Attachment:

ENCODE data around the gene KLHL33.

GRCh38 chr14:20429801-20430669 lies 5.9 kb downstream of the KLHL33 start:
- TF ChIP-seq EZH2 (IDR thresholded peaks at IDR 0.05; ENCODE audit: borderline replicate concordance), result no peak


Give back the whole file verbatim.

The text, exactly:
ENCODE data around the gene KLHL33.

GRCh38 chr14:20429801-20430669 lies 5.9 kb downstream of the KLHL33 start:
- TF ChIP-seq EZH2 (IDR thresholded peaks at IDR 0.05; ENCODE audit: borderline replicate concordance), result no peak